The Copenhagen Climate Conference (COP15) began December 7 and will continue through next week. World leaders are gathering to negotiate carbon emission protocols that will replace the 1997 Kyoto agreement, which expires in 2012. Robust proposals are coming from African countries, along with Tuvalu and other low-lying island nations, which have already felt the negative impact of climate change. Tuvalu is leading the charge for the Alliance of Small Island States, who want binding proposals to limit the global temperature rise to 1.5C. Their argument is that, as non-industrialized countries they have not burned fossil fuels nor contributed to global climate change, yet are among the most vulnerable to the consequences of rising sea levels.
Christians are not united on the best response to climate change; neither are nations (see this BBC report on where countries stand on Copenhagen). Some are skeptical about the science (especially, perhaps, in light of British and American researchers' hacked e-mails on how to manipulate data to show human-caused climate change), as well as about the United Nations as a governing body capable of overseeing global policy on climate change.
But one organization, 350.org—founded by Bill McKibben, an environmentalist and Christian who has written for CT and Books & Culture—is standing in support of the most vulnerable countries, calling for protocols in line with current scientific consensus. They want to see a fair, ambitious, and binding deal that includes helping developing countries develop while also bringing CO2 emissions down to 350 parts per million, the level determined safe by the scientific community. 350.org has helped mobilize over 5,200 actions in 181 countries that gathered in cities, churches, schools, parks, and businesses and collectively raised support in an effort to get the world's leaders to commit to robust climate change policies.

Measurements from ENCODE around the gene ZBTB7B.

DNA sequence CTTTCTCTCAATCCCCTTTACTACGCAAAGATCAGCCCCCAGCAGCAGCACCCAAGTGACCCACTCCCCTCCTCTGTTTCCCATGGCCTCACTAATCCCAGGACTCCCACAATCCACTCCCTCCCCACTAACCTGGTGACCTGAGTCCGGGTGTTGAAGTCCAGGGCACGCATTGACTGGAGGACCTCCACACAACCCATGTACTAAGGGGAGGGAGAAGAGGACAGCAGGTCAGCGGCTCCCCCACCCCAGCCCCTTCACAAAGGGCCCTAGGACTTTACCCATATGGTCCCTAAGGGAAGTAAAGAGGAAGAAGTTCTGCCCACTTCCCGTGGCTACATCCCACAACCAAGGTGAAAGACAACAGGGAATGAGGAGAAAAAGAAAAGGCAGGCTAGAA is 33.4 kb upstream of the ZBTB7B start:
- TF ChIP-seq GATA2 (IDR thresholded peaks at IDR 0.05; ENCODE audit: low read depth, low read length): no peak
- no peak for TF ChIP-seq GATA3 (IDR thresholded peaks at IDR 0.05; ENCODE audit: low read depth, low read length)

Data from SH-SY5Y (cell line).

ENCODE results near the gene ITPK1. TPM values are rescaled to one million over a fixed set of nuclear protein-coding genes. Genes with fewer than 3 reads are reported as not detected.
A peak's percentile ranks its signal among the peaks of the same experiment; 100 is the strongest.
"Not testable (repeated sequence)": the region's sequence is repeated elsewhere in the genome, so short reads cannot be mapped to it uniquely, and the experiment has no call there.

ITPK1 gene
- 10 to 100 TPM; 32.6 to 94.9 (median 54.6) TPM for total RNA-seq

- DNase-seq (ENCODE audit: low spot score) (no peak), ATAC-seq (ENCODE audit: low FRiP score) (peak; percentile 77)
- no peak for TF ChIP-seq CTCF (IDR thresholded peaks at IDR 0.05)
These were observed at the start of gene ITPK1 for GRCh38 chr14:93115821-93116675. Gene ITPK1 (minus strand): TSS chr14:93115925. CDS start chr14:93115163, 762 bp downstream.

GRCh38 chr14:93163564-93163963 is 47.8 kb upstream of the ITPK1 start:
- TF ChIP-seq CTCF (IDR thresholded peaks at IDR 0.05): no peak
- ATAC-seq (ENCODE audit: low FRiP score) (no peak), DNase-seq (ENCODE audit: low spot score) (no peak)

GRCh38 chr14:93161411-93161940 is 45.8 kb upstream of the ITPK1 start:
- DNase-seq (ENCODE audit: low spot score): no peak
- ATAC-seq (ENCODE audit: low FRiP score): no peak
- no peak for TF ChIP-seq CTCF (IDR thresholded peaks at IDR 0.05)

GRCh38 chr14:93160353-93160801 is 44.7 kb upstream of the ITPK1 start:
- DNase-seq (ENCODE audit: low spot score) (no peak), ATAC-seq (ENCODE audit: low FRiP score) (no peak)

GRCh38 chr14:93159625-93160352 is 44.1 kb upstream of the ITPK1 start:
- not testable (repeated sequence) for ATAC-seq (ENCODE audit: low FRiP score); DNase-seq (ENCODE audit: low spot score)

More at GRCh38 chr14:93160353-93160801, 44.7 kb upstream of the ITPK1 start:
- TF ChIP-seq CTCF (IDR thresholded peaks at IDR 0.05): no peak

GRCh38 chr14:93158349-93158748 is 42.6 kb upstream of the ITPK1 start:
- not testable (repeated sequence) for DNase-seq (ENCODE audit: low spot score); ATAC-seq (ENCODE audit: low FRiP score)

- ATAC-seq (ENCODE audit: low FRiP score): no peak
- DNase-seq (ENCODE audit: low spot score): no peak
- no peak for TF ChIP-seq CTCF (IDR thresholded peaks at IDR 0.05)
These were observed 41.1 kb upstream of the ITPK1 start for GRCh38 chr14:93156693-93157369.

Christians who support efforts by groups like 350.org speak of Christ's mandate to love our neighbors as ourselves, and to protect their well-being and capacity to flourish. Such love may require that we change lifestyle habits, pay more for energy, and support efforts to assist the development of green energy both here and in industrializing nations.
Maybe we can't stop climate change. But a large number of geologists, biologists, and climatologists think we still can (see this study from the Intergovernmental Panel on Climate Change). Called to be a steward of creation, I'd rather err on the side of action, and stand in support of those already feeling the effects of climate change. One thing I know for sure: God loves life, and as God's representative one of my responsibilities is to help guard the flourishing of life.
That may mean I have to give up some autonomy and submit my will and self-interest to a larger community who depends on the same atmosphere as I do. More may be asked of me than I am comfortable giving. But I want to be willing to trust democracy, and a global community looking out for the well being of this planet's inhabitants. I have a better chance of extending God's love to others if I am also vested in protecting their well-being, and the well-being of my great-grandchildren, and theirs.
Church vigils are being held this weekend as faith communities sound their support for the Copenhagen talks and pray for leaders gathered there. Regardless of our perspective, we could all pray that leaders will be wise in their deliberations, listen well, and count the cost of inaction as carefully as they count the cost of action.